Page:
K-Gr 2-Wordless panels show Sophie struggling with her homework. On the following spread, the girl abandons her homework for the TV after she manages to list three "facts" about polar bears: "They are big. They eat things. They are mean." But the page turn brings a giant polar bear right into her living room in a striking spread-"We're not ALL mean." The bear introduces himself and insists on taking Sophie on a personal tour of his home in the Arctic, and then miraculously they are there. Lush watercolor illustrations create a breathtaking setting shown from a variety of perspectives that capture the vastness and beauty of the region. The true details of the place become as fantastic as the fantasy elements of the plot. The bear shows Sophie what he likes to eat (his take on fish sticks) and the music he likes (whale song), and after overcoming a near disaster on a melting iceberg, the two share a last moment together enjoying the Northern Lights. Information about the Arctic is peppered throughout the adventure, and the final wordless spread shows Sophie working feverishly into the night on her school assignment. VERDICT Those inspired by the visuals and details may want to seek out more information on the Arctic and its wildlife.-Julie Roach, Cambridge Public Library, MA © Copyright 2015. Library Journals LLC, a wholly owned subsidiary of Media Source, Inc. No redistribution permitted.

(c) Copyright Library Journals LLC, a wholly owned subsidiary of Media Source, Inc. No redistribution permitted. Review by Horn Book Review

Assigned a presentation on polar bears, Sophie distractedly scrawls that they are big and mean and eat things. Olafur the polar bear magically appears in her home and brings her on a guided trip of the Arctic to teach her more. Fully saturated double-page spreads bring the chilly landscape to wondrous life, while the text is a cohesive mix of story and fact. (c) Copyright 2016. The Horn Book, Inc., a wholly owned subsidiary of Media Source, Inc. No redistribution permitted.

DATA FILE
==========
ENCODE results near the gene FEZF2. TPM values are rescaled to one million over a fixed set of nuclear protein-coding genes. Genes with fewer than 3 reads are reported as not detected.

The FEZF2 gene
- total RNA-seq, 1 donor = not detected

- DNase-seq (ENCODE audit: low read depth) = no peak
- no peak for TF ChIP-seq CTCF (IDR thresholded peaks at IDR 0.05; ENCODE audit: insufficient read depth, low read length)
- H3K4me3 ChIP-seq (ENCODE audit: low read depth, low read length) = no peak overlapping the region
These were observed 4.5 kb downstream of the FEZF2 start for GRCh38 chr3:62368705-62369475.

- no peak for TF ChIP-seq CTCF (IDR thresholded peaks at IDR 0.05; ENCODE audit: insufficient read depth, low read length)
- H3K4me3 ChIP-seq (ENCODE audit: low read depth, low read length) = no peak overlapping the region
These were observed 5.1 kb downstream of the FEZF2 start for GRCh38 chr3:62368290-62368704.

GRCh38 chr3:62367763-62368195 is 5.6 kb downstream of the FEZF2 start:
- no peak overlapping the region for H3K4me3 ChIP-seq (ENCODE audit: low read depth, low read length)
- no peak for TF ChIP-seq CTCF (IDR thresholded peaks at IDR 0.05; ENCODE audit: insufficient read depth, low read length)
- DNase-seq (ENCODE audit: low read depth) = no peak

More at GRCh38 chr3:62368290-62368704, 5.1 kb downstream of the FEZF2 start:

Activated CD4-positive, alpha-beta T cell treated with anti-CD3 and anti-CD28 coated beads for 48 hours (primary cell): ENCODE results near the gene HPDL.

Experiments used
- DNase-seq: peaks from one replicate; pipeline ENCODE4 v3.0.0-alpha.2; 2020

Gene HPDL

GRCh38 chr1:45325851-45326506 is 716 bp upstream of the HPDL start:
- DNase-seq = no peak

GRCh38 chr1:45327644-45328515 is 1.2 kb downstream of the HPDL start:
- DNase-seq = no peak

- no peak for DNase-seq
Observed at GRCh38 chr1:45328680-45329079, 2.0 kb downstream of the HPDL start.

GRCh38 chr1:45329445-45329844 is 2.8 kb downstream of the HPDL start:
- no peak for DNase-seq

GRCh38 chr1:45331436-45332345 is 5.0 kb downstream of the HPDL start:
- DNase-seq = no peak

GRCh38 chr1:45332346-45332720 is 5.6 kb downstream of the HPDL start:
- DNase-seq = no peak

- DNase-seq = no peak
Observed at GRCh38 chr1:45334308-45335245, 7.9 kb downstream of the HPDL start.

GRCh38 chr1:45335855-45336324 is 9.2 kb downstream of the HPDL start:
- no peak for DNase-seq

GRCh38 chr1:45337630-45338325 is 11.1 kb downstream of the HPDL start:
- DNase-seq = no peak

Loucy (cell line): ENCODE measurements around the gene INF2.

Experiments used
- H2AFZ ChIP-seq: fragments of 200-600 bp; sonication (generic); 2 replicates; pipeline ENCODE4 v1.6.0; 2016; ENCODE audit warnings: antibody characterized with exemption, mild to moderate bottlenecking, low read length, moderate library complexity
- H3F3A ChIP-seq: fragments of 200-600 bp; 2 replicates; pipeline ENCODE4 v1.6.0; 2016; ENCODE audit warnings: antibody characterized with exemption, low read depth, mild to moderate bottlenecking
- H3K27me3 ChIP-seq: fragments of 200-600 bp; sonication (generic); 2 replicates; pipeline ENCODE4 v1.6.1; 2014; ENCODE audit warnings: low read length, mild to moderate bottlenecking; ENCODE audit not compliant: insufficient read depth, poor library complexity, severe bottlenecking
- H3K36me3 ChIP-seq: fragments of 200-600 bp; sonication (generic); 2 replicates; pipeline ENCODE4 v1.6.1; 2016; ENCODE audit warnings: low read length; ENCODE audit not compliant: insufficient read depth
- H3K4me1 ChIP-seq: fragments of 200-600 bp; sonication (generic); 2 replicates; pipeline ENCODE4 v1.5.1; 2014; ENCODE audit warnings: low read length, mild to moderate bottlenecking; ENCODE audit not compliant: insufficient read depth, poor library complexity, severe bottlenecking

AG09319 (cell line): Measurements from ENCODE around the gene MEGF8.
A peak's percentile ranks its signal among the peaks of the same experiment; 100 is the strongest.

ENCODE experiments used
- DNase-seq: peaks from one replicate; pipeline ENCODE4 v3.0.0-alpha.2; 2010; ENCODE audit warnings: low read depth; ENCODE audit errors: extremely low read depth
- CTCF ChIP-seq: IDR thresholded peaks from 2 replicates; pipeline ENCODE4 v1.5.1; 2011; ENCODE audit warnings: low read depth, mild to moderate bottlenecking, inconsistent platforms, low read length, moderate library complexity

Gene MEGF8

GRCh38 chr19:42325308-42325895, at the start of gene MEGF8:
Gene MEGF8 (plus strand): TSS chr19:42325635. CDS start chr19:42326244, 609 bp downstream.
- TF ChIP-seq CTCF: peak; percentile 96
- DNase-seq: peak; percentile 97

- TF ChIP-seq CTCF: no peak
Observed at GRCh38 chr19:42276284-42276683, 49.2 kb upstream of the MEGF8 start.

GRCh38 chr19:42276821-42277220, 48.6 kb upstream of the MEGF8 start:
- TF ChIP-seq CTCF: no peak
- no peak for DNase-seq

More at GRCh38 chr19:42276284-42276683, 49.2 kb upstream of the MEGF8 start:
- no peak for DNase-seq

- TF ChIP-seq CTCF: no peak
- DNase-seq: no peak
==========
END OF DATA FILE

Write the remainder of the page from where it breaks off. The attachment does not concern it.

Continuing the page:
(c) Copyright The Horn Book, Inc., a wholly owned subsidiary of Media Source, Inc. No redistribution permitted. Review by Kirkus Book Review

Wit, imagination, and a bit of the impossible combine with chilly shades of icy blue and stormy gray for an elegant beauty of a book. Combining panel storytelling with full-bleed artwork, succinct word use, and creative text placement, Heder's tale comes alive as a picture book accessible to younger readers yet engaging to more sophisticated audiences. It's the story of young Sophie, who'd rather watch television than do her homework assignment on polar bears. "They are big / they eat things / they are mean." That seems to be all the young girl can think of, until a polar bear visits her living room and whisks her off to an artfully constructed Arctic, complete with ice floes, whales, and snow rabbits. In this follow-up to Fraidyzoo (2013), Heder captures the spirit of a child's imagination, allowing readers to watch as Sophie transforms from boredom to curiosity to pure delight. Heder uses sumptuous watercolors to depict girl and bear laughing, learning, and tumbling through the wintry background. Wry, hand-lettered dialogue is the only text. "What else is under here?" the girl asks. "Sealsfoxessnow rabbits," the bear responds. "But they avoid me." The author teaches about life in the Arctic in the best way possibleby making it feel like she's not teaching at all. Gorgeous to look at and a tummy tickler to read, this is a very fine book indeed. (Picture book. 4-8) Copyright Kirkus Reviews, used with permission.

Copyright (c) Kirkus Reviews, used with permission.